Chief features are often a factor in mental illness. Those declared to have temporary insanity when they committed a crime in a fit of rage often have a severe chief feature, not necessarily arrogance. Chief features are, by definition, irrational, so they show up in a lot of irrational behavior or neurosis. Of course, there can be chemical and genetic factors as well.
When false personality is firmly in control, the real person isn't available to engage with. It's not unlike dealing with someone who is drunk, who isn't really "home" and does things he'd never do if he were sober.
In dealing with people expressing exalted arrogance, it's often best simply not to engage with it. It's unlikely that you'll get through to them--their hearts are barricaded--and saying things that cannot be heard tends to create more problems (although, on a list, you might choose to say something for the benefit of others or to plant a seed on the chance that it will take root in the future). On our list, we can assume that most people recognize arrogance for what it is, even if they are ignoring it. Many people here model excellent, respectful communication skills; anyone who wants to learn them can do so by observing them. If some people are continuing in attack mode, they probably don't have eyes to see and aren't motivated to change. Their blind spot is in control, and explaining it nicely to them probably won't make a dent.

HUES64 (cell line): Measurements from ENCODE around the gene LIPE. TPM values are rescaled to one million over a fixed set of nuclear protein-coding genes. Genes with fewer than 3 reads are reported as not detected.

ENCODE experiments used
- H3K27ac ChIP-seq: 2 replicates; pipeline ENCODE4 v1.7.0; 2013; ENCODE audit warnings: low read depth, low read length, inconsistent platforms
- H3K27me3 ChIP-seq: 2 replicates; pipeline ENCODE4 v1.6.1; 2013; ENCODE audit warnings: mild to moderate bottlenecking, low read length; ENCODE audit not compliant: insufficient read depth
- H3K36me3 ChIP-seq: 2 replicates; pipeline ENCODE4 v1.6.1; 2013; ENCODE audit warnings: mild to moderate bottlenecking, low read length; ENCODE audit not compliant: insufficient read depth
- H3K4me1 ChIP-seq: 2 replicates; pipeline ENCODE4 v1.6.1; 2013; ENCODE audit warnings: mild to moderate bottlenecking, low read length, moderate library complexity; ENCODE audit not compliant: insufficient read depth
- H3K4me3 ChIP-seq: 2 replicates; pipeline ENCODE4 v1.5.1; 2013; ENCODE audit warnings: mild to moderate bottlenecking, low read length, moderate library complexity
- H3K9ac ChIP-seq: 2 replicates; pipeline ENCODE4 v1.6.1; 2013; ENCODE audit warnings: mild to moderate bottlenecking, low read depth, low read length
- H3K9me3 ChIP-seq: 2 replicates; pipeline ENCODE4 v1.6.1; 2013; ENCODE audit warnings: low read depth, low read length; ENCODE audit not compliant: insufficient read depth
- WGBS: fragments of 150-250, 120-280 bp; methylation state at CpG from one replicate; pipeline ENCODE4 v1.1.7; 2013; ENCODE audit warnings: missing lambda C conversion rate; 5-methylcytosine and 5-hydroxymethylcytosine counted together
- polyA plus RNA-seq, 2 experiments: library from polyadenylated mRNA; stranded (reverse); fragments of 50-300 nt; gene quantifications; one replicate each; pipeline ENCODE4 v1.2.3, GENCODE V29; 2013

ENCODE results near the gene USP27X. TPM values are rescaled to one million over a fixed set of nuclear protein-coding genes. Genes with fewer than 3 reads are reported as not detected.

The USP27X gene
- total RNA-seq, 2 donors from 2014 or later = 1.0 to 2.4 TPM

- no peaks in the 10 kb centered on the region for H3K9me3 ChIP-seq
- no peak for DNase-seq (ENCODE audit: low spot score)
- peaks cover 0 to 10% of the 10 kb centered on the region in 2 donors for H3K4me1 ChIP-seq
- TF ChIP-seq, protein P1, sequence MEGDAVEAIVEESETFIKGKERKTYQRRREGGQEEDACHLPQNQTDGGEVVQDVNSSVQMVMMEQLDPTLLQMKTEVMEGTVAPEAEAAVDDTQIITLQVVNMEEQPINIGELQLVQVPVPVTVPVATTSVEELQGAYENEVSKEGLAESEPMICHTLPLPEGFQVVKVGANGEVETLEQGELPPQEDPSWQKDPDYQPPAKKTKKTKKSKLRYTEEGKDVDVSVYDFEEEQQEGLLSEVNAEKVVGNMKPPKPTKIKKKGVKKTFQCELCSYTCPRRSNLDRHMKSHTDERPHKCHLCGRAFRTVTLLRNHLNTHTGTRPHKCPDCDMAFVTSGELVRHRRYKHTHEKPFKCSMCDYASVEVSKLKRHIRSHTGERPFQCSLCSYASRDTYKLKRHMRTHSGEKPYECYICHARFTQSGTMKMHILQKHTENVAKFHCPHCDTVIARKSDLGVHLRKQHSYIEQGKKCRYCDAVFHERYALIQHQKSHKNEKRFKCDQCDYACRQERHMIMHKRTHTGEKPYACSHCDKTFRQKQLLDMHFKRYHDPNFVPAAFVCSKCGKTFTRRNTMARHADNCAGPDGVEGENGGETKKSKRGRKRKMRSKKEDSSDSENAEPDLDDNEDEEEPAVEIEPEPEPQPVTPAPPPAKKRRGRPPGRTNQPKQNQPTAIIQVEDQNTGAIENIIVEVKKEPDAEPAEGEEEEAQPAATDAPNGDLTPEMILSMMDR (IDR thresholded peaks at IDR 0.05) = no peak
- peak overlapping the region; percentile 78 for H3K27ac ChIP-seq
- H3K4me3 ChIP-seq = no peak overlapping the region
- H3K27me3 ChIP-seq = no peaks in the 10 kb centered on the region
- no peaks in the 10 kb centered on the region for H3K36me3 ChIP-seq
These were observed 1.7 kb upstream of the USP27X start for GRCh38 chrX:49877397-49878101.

Chief features are triggered by stress and fear, and none of us is always acting from them, so there may be windows of opportunity to engage meaningfully with someone in heavy arrogance when he feels safe.
As fascinating and useful as all of the Michael teachings are, there's probably no work more significant than that of erasing our chief feature(s). The chief feature is the lynchpin of false personality. It can send us into our negative poles with a domino effect. As hard as it may be to face it, doing so brings great rewards; we don't find inner peace until we do, and it takes far more energy to defend it than doing the work to dismantle it. The chief feature is the devil, and it keeps us in hell.
I highly recommend Jose Steven's book on chief features (which I've taken to calling "chief obstacles" in my readings, and which Jose calls "dragons" here): "Transforming Your Dragons." Jose is a psychotherapist and Michael channel.